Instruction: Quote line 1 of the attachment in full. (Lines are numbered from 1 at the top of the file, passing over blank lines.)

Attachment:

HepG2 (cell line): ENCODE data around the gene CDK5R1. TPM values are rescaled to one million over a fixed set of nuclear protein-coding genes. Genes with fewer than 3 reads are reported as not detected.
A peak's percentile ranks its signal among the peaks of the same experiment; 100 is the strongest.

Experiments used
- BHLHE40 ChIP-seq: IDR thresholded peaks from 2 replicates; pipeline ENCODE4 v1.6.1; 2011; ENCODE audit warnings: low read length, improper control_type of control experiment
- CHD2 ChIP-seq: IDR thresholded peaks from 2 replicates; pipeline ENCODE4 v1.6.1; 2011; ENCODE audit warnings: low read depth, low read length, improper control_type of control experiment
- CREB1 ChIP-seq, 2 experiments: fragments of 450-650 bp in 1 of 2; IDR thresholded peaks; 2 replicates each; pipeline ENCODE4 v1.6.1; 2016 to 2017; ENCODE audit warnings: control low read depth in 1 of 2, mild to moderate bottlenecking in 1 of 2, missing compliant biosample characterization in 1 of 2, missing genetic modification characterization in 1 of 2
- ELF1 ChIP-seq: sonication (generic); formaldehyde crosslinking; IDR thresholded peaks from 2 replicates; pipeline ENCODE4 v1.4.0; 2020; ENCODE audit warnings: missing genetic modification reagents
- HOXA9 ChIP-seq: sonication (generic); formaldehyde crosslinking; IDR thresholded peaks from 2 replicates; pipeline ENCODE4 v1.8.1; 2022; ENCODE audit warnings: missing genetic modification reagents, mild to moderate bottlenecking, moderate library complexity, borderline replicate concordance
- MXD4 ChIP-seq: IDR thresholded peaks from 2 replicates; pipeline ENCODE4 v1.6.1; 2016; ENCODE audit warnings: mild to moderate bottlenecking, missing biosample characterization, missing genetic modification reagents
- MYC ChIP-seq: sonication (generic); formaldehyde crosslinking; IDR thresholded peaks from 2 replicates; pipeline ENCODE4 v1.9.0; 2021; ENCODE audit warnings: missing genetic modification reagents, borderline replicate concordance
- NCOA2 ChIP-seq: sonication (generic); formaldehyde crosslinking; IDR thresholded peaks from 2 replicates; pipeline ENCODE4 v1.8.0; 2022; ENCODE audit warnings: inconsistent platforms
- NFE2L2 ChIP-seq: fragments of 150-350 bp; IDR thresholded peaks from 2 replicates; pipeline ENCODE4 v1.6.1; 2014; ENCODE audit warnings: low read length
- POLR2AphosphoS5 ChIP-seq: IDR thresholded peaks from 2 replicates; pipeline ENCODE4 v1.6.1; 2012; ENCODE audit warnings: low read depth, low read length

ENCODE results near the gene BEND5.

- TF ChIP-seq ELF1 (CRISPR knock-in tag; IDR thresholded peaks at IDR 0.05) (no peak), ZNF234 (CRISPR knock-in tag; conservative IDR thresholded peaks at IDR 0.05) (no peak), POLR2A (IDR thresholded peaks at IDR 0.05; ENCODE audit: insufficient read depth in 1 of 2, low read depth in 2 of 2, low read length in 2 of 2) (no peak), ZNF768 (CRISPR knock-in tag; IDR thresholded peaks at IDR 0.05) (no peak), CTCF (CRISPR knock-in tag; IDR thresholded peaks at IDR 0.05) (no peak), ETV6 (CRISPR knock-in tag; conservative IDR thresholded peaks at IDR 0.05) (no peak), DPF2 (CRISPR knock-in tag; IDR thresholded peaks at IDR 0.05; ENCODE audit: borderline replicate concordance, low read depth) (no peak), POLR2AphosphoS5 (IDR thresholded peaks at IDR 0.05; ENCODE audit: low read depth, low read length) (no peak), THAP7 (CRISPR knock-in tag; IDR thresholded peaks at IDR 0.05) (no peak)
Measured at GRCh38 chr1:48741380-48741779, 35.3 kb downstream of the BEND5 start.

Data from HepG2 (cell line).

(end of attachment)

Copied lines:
HepG2 (cell line): ENCODE data around the gene CDK5R1. TPM values are rescaled to one million over a fixed set of nuclear protein-coding genes. Genes with fewer than 3 reads are reported as not detected.